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New Finland leader: ‘silent blessing’ given to bring home Islamic State kids
HELSINKI (Reuters) – Finland’s new prime minister said on Wednesday the center-left coalition government had given its “silent blessing” to the Foreign Minister to go ahead with plans to repatriate children of women who traveled to Syria to join Islamic State.
The remarks by Prime Minister Sanna Marin, a day after she took office, could set the stage for a conflict within her five member center-left coalition, which has yet to agree a position on the issue of repatriations.
The coalition’s second biggest party, the Centre Party, which toppled Marin’s predecessor last week, has so far withheld support for the Foreign Ministry’s plans.
Foreign Minister Pekka Haavisto said he had nominated a special envoy to look into how more than 30 Finnish children currently trapped at the Al-Hol camp in northeastern Syria could be brought home.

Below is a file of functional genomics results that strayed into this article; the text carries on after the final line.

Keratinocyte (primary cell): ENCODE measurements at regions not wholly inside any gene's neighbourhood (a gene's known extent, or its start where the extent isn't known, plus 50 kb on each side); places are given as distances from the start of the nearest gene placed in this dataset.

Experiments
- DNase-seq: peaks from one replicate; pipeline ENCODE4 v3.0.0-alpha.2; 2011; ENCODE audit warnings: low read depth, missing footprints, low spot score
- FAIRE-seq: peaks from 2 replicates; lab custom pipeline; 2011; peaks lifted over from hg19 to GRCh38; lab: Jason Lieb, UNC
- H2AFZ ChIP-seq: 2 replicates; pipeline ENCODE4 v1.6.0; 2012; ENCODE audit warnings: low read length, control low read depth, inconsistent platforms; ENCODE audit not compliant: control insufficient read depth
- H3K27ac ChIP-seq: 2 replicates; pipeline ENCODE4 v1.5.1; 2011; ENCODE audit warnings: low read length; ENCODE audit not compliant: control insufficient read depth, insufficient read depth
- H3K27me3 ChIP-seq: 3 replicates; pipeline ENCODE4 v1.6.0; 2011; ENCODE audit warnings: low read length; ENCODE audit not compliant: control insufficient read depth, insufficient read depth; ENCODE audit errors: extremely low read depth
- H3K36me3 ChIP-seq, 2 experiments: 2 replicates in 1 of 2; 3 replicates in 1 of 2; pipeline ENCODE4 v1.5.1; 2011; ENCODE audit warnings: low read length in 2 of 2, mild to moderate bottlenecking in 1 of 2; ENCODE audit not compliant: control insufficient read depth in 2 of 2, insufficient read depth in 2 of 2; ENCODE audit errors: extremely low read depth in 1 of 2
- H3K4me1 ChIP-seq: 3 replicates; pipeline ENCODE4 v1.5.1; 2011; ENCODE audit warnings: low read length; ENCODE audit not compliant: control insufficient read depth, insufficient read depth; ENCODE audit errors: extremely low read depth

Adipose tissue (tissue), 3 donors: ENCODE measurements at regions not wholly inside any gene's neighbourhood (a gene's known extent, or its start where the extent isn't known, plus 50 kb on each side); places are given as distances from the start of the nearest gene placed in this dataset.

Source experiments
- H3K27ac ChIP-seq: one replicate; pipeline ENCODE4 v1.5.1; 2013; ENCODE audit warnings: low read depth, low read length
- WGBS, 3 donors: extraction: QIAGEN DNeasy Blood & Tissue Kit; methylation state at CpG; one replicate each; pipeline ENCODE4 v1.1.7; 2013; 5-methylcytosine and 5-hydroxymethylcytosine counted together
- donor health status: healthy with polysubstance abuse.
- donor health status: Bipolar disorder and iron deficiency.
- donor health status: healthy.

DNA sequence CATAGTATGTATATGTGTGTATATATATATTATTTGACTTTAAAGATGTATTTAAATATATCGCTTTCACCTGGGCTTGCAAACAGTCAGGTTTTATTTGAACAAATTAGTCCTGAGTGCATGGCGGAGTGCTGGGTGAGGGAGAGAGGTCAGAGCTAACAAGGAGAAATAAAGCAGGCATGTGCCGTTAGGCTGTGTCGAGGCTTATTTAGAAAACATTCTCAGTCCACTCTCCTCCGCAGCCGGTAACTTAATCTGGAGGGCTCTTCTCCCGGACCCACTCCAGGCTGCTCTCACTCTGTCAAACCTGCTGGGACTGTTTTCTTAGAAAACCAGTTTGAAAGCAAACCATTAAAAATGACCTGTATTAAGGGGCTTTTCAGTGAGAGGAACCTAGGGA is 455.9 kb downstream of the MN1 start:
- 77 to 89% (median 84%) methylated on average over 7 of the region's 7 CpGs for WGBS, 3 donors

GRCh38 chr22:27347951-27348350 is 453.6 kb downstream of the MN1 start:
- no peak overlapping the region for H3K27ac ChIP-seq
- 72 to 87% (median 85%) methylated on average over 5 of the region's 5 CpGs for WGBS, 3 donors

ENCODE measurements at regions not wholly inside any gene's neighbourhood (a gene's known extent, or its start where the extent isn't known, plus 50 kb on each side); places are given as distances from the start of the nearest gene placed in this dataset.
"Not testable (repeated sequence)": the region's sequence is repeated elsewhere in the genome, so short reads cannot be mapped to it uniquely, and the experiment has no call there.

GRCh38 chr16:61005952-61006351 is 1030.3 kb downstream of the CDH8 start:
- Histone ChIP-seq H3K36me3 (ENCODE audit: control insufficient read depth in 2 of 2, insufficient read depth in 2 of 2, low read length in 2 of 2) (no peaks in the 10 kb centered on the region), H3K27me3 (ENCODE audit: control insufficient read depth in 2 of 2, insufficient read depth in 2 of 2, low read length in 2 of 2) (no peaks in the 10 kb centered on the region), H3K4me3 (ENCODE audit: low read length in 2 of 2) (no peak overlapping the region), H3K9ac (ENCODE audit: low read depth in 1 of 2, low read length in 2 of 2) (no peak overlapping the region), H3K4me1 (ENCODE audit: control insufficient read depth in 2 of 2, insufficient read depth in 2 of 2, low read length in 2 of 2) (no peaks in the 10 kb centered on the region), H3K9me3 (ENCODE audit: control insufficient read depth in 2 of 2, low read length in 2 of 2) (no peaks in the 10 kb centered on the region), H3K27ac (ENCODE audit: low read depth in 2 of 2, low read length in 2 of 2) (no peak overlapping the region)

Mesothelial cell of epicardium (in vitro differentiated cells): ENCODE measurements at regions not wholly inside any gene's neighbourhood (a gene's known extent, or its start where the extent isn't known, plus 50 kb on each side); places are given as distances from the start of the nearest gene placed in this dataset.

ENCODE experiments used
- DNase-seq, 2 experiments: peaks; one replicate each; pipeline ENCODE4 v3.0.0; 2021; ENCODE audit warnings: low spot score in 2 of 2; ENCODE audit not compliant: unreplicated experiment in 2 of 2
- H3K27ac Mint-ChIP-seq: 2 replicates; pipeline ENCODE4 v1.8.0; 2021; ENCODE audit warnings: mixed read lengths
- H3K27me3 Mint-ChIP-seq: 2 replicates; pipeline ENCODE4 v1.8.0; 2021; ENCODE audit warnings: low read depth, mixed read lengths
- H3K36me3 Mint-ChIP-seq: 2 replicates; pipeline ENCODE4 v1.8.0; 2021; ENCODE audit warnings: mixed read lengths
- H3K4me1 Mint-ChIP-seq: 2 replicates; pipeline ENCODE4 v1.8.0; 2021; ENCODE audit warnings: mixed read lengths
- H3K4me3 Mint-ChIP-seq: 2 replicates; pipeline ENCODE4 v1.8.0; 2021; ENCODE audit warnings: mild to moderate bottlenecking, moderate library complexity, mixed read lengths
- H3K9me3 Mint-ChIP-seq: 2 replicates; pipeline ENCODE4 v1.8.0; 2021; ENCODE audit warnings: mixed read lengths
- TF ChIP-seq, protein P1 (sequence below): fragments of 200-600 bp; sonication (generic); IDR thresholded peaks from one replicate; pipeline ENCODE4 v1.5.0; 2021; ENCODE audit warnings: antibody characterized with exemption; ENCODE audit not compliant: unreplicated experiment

“(Our) guidelines include the idea that at least the children could be brought to safety from the camp within a reasonable timeframe,” Haavisto told reporters, adding that it was not clear how quickly that could take place.
The Red Cross says around 68,000 people are being held in Al-Hol, mostly the family members of defeated Islamic State fighters, two thirds of them children. Finland is one of many EU countries trying to decide what to do about their citizens.